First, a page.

The S&P 500 is a favorite of many investors for stable and consistent returns. The S&P 500 is made up of 500 of the largest companies in the U.S and includes popular stocks such as Apple, Tesla and Facebook.

When you invest money in an S&P 500 index fund, you are buying a piece of each company listed in the index. This helps produce steady returns (over the long term) and shields your investment from serious risk. However, the S&P 500 does have years where it is in the red. But to add to it's credibility, Warren Buffett has regularly suggested that everyday investors should focus investing their dollars into the popular index — and for good reason.

Instead of bitcoin or the latest meme stock, regularly investing in this index can be quite profitable. Since 1950, the S&P 500 has produced an 11.4% annualized return. In fact, this index has consistently outperformed more than 90% of actively managed mutual funds — further adding to the sentiment that boring can be consistently profitable.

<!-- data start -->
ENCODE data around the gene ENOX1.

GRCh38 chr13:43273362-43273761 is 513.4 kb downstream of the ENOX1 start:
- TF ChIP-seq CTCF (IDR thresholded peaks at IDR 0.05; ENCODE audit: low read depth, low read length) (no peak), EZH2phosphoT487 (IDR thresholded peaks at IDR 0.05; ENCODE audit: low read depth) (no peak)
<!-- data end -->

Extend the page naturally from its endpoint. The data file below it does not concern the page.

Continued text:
Assuming that same return, if you were to invest $100 per month for 30 years into an S&P 500 index fund, your brokerage account would be worth over $287,000 — after only contributing $36,000.

Rich Arzaga, a certified financial planner and founder of Cornerstone Wealth Management, reiterates this strategy to his own clients. "Sexy can represent a danger to a portfolio. With proper financial behavior, boring returns have been respectable. Respectable should be the new sexy."

To get started investing in the S&P 500, you can open a brokerage account (including an IRA and Roth IRA) with Charles Schwab or Fidelity, or even consider a robo-advisor such as Wealthfront or Betterment, which often allocates a portion of your portfolio to an S&P 500 index fund.